The Prop N Case


root - Posted on 31 December 1969

ORDER GRANTING PETITIONERS’
MOTION FOR ISSUANCE OF
PEREMPTORY WRIT OF MANDATE

by Staff Writer

CALIFORNIA SUPERIOR COURT, UNLIMITED JURISDICTION CITY AND COUNTY OF SAN FRANCISCO
LAW AND MOTION DEPARTMENT 302

LINDA PETTYE and NORA ROMAN,

Petitioners, No. 502076
ORDER GRANTING PETITIONERS’
MOTION FOR ISSUANCE OF
PEREMPTORY WRIT OF MANDATE CITY AND COUNTY OF SAN
FRANCISCO, DEPARTMENT OF
HUMAN SERVICES OF THE CITY AND
COUNTY OF SAN FRANCISCO, TRENT
RHORER, Director of the Department of
Human Services, and DOES 1-10

Respondents.

Petitioner’s Motion for Issuance of Peremptory Writ of Mandate came on for hearing on February 4, 2003, in Department 302 of this court, the Honorable Ronald E. Quidachay presiding. Owen Sellstrom, Stephen Bignham, and Lynn S. Carman appeared as attorneys for Petitioners. Wayne Snodgrass, Deputy City Attorney, appeared as attorney for Respondents.

In this action Petitioners challenge certain provisions of Proposition N, an initiative establishing standards of aid and care for General Assistance recipients. The measure was passed by the voters of San Francisco on November 5, 2002. The Petitioners are two San Francisco residents and citizens who receive General Assistance. The Respondents are the City and County of San

Francisco, the City Department of Social Services, and its Director in his official capacity.

The Petitioners seek a Writ of Mandate ordering the Respondents 1) to continue to enforce the General Assistance standards of aid and care established by the San Francisco Board of Supervisors, and 2) to refrain from implementing the challenged provisions of Proposition N.

The challenged provisions of Propositions N are sections 1-7. Petitioners assert that these provisions amend and repeal various provisions of ordinances enacted by the San Francisco Board of Supervisors, which set the standard of aid and care for homeless General Assistance recipients. The changes enacted by Proposition N would reduce cash assistance to homeless recipients from $320.00, the grant level set by the Board of Supervisors, to as low as $59.00 by subtracting the value of housing, utilities and/or meals made available to the recipients. Months before the November 2002 election, the San Francisco Board of Supervisors considered legislation identical to the challenged provisions of Proposition N and rejected them.

What is disputed between the parties is whether the state delegated exclusive authority to the San Francisco Board of Super- visors to set the standards of aid and care for General Assistance (GA), and if the setting of standards is beyond the local initiative. The language of Welfare and Institution (W & I) code section 17001 is the focus of this query. W & I code section 17001 provides: “The board of supervisors of each county, or the agency authorized by the county charter, shall adopt the standards of aid and care for the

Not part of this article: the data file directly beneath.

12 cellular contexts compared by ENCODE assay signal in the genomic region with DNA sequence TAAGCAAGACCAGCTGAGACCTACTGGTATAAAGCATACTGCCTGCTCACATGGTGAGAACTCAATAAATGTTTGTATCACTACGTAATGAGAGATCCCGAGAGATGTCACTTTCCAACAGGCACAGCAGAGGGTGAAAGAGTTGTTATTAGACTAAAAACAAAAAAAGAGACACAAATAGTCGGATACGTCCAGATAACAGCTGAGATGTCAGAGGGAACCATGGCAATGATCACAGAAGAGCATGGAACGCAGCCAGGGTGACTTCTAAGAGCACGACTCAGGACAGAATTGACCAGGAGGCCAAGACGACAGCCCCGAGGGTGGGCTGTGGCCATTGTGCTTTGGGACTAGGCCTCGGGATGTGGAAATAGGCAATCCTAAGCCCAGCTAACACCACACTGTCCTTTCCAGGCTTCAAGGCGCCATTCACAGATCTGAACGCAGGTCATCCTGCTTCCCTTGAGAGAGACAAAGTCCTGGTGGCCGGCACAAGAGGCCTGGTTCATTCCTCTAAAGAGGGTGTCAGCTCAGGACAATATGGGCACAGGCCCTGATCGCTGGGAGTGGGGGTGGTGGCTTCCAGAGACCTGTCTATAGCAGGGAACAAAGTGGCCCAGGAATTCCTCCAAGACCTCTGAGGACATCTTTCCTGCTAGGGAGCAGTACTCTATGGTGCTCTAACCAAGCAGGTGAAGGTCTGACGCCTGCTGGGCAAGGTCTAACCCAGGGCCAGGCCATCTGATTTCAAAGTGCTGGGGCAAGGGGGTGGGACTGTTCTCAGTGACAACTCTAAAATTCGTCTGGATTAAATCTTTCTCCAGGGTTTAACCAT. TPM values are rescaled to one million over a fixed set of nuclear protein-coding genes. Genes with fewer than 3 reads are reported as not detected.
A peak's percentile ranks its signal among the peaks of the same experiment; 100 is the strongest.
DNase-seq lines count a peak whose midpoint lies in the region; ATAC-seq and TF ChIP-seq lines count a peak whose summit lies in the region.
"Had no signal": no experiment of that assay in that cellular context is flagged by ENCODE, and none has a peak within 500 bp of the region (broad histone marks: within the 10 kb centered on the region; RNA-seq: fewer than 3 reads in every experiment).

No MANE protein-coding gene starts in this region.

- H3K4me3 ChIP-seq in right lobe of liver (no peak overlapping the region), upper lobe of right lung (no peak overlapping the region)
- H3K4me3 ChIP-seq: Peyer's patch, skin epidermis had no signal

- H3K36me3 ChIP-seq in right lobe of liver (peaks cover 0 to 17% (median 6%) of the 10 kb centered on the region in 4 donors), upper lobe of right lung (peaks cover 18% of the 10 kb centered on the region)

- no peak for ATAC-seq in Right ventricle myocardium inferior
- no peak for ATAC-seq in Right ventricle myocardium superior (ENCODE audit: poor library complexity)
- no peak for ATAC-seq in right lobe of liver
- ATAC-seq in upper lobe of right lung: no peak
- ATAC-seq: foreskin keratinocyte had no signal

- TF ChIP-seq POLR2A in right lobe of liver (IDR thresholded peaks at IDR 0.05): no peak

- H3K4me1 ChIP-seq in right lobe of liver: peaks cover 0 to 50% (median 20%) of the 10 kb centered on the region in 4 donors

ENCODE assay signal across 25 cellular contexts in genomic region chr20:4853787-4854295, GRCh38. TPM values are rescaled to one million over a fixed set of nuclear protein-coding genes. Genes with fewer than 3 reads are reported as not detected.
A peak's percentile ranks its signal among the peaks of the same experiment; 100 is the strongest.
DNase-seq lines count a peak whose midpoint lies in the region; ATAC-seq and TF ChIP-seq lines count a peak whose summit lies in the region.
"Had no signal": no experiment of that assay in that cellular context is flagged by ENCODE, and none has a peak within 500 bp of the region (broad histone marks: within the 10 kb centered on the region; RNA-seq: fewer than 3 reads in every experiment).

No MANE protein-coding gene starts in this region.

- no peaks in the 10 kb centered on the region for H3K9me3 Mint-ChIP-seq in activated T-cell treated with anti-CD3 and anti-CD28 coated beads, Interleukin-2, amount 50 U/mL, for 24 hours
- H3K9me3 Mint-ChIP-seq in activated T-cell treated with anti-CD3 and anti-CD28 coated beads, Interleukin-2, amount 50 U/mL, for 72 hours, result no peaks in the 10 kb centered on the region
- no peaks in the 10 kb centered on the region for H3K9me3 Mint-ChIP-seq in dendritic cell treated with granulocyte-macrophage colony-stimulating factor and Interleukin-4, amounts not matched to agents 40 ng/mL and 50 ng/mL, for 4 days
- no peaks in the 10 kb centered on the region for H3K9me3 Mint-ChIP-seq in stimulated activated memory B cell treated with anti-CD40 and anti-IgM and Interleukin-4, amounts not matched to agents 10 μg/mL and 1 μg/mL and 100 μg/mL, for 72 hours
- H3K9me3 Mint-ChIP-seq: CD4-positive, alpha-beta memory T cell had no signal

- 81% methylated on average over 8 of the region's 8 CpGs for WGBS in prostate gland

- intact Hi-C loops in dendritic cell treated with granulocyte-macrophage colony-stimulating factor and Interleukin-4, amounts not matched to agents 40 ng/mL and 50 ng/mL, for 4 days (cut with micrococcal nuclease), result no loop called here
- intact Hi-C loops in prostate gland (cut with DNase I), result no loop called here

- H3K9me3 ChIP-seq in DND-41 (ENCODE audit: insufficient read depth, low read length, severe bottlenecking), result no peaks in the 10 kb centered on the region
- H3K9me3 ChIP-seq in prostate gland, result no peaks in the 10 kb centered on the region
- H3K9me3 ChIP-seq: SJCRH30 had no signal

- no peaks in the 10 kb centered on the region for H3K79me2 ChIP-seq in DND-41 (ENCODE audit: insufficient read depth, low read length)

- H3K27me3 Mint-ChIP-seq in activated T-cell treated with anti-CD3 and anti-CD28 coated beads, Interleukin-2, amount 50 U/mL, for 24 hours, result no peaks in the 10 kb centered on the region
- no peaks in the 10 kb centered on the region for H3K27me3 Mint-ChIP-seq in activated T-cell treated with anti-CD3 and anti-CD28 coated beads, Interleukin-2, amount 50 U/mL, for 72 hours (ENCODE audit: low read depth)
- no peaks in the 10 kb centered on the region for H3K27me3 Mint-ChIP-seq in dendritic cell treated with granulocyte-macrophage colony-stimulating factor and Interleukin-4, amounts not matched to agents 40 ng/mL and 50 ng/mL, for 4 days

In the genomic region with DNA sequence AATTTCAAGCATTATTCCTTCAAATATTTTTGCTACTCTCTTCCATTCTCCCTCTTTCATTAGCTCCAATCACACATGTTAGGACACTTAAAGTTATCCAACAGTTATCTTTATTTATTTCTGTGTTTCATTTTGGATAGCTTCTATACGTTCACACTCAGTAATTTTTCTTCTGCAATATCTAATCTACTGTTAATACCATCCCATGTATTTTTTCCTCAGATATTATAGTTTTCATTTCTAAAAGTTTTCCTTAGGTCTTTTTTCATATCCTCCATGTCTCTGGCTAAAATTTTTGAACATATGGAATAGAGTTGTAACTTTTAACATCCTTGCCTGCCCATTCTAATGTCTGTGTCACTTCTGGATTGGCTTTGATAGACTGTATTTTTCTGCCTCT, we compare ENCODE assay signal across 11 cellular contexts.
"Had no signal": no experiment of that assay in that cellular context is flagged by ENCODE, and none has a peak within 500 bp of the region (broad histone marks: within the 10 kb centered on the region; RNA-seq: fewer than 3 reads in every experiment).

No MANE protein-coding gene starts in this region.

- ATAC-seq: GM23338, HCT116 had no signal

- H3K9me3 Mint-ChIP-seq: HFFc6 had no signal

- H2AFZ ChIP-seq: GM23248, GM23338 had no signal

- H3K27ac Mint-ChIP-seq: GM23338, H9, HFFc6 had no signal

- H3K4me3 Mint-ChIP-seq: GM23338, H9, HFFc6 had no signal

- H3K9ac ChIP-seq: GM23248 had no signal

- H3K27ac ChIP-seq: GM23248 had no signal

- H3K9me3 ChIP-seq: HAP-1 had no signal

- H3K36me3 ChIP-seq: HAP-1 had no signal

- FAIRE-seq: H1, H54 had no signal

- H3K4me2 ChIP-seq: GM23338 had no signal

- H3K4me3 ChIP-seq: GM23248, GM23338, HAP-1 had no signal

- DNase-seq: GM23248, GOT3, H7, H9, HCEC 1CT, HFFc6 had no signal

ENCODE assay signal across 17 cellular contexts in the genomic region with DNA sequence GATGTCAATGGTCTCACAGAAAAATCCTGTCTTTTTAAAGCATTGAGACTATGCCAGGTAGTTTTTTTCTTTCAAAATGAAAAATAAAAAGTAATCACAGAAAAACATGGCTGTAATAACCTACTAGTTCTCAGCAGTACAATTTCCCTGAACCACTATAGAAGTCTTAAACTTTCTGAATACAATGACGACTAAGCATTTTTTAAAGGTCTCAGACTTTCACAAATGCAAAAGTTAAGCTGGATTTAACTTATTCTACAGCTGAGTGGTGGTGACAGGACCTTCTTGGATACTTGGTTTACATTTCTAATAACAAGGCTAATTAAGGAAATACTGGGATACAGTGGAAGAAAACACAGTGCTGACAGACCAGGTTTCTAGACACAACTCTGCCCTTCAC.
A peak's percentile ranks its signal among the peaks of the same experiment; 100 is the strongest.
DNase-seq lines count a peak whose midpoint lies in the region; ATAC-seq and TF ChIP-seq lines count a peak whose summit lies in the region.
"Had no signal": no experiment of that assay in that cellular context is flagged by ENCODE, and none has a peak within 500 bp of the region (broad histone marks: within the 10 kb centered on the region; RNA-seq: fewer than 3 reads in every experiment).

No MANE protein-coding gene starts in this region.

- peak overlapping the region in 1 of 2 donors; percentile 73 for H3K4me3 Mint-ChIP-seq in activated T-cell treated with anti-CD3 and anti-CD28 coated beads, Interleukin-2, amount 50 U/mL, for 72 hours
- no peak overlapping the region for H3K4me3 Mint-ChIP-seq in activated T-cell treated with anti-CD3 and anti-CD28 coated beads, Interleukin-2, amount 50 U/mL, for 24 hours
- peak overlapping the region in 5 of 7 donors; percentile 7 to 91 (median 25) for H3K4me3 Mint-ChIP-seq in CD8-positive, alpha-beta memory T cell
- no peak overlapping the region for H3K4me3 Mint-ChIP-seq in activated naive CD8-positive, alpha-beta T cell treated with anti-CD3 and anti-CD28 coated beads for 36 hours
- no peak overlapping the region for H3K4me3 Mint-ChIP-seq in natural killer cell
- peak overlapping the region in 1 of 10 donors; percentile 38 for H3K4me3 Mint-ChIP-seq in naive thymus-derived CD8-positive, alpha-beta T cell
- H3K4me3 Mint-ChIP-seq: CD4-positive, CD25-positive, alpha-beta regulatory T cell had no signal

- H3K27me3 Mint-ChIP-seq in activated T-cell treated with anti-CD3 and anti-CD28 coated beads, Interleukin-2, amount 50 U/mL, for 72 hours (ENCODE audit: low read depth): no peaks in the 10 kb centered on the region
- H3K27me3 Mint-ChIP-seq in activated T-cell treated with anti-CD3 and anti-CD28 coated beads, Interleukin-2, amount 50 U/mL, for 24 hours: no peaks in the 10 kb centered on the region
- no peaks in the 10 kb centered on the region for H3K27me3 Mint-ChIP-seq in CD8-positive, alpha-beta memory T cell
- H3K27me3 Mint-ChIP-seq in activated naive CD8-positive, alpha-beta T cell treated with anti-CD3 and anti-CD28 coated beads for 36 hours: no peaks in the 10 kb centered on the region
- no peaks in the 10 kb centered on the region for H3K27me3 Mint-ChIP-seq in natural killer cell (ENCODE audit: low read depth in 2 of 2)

indigent and dependent of the poor of the county, or city and county.”

Petitioners argue that the statutory language of W & I code section 17001 is clear and unambiguous. They further argue that use of the initiative process to adopt GA standards contradicts the language of W & I code section 17001, and therefore that the aid and care standards adopted through the Proposition N initiative are void. They point to the California Supreme Court case Committee of Seven Thousand v. Superior Court which held two factors are critical in determining the limits of the initiative power: (1) the plain language of the state law in question and (2) whether that state law legislates on a matter of statewide concern. Committee of Seven Thousand v. Superior Court (1988) 45 Cal. 3d 491, 500-507 (hereinafter “COST”). In looking at the statutory language, the Court distinguished between statutes which delegate power to a generic “legislative body” vs. those that delegate powers specifically to the “board of supervisors” or “city council” or another explicitly identified agency. Where the specific body is noted by statue, this language “gives rise to a strong inference that the legislature intended to preclude the exercise of the governing body as its agent to administer policies of statewide concern, such matters are placed outside the scope of the initiative process. “COST” at 505.

When the state legislature establishes a statewide policy and delegates exclusive authority to the Board of Supervisors that implementation of the statewide policy is beyond the reach of initiative and referendum. Memorial Hospitals Assn. Randal (1995) 38 Cal. App. 4th 1313. In 1932 the California Supreme Court in San Francisco v. Collins declared that “the duty to relieve the indigent

established by state statutes, is… a matter of statewide interest, in which the City and County of San Francisco is governed by general law, and acts as…an agent of the state.” San Francisco v. Collins (1932) 216 Cal. 187, 191-2

Respondents contend that W & I code section 17001 does not exclusively delegate authority to a particular governmental agency (the Board of Supervisors) and instead adopt the GA standards.
Respondents state the San Francisco Charter grants the voter’s